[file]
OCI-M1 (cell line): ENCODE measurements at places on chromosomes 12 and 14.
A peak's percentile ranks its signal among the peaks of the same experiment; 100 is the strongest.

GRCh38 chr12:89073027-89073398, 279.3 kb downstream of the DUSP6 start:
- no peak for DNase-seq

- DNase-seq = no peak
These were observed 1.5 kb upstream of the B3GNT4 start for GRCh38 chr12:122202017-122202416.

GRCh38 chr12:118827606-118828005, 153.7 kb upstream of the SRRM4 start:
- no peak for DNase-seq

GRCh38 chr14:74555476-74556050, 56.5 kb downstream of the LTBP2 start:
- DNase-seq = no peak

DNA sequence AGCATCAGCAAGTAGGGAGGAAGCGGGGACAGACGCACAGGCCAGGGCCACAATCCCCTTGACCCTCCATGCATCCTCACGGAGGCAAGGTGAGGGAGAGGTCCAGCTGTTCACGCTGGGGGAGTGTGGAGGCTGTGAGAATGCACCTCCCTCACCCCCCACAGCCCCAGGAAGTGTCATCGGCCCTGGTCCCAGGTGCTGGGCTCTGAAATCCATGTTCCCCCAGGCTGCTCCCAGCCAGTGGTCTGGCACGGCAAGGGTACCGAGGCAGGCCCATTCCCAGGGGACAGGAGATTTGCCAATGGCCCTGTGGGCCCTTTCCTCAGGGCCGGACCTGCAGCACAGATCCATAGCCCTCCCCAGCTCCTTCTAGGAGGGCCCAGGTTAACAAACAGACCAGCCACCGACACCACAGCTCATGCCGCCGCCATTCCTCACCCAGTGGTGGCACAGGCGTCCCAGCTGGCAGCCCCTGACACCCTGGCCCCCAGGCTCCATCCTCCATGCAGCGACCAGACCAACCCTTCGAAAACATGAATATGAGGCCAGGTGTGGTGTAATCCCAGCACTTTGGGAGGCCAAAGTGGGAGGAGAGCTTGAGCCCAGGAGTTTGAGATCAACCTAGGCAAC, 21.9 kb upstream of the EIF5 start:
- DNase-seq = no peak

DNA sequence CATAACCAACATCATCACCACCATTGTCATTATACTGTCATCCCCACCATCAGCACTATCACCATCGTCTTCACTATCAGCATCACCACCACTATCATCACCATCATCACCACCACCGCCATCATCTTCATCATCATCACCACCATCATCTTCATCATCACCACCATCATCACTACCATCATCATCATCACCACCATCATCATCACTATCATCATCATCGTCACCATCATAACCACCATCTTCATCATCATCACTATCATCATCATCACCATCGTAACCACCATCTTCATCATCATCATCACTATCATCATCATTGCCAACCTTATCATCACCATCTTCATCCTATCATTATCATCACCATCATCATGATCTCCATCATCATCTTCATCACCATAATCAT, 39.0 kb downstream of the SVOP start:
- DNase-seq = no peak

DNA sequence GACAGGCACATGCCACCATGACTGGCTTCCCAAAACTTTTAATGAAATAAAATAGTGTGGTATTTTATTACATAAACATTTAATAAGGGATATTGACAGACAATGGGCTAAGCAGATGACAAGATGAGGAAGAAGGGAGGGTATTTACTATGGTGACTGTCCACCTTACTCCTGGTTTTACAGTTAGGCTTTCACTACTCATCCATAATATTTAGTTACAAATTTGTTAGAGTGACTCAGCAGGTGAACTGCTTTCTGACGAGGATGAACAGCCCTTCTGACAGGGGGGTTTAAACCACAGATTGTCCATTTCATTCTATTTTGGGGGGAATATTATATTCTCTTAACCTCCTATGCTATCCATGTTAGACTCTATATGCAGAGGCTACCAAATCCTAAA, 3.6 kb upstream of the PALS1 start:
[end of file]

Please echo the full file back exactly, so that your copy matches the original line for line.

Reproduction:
OCI-M1 (cell line): ENCODE measurements at places on chromosomes 12 and 14.
A peak's percentile ranks its signal among the peaks of the same experiment; 100 is the strongest.

GRCh38 chr12:89073027-89073398, 279.3 kb downstream of the DUSP6 start:
- no peak for DNase-seq

- DNase-seq = no peak
These were observed 1.5 kb upstream of the B3GNT4 start for GRCh38 chr12:122202017-122202416.

GRCh38 chr12:118827606-118828005, 153.7 kb upstream of the SRRM4 start:
- no peak for DNase-seq

GRCh38 chr14:74555476-74556050, 56.5 kb downstream of the LTBP2 start:
- DNase-seq = no peak

DNA sequence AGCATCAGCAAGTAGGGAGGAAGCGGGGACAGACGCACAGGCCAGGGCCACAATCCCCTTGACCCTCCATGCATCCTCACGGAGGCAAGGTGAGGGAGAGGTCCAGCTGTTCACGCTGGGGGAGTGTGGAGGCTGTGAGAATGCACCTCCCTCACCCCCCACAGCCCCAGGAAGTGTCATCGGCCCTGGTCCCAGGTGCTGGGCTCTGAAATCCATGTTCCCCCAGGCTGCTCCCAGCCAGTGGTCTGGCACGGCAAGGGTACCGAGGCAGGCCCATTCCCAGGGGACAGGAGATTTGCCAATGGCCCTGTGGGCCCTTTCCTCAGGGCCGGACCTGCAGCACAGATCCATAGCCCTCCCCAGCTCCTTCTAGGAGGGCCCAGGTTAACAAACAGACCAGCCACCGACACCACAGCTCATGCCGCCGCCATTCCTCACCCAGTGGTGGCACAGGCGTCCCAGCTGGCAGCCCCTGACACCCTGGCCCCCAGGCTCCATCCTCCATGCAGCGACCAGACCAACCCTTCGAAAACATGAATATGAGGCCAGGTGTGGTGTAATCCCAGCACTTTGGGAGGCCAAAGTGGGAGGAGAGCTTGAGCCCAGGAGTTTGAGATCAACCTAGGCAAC, 21.9 kb upstream of the EIF5 start:
- DNase-seq = no peak

DNA sequence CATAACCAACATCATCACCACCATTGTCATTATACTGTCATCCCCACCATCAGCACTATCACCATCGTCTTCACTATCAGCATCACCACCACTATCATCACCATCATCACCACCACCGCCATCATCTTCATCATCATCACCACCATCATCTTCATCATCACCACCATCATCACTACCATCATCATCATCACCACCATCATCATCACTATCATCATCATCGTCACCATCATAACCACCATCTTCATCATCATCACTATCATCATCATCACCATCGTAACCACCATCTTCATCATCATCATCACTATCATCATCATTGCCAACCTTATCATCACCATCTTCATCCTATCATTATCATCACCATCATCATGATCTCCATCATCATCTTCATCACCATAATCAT, 39.0 kb downstream of the SVOP start:
- DNase-seq = no peak

DNA sequence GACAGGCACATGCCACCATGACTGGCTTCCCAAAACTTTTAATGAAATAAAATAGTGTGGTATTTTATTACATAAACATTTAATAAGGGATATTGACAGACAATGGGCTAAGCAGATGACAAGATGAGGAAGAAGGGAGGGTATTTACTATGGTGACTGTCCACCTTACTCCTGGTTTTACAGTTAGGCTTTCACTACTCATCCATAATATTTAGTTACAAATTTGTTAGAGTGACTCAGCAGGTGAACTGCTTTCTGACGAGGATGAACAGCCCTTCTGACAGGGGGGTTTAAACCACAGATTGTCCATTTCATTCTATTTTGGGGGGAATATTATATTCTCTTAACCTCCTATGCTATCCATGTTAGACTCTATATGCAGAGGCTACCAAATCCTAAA, 3.6 kb upstream of the PALS1 start: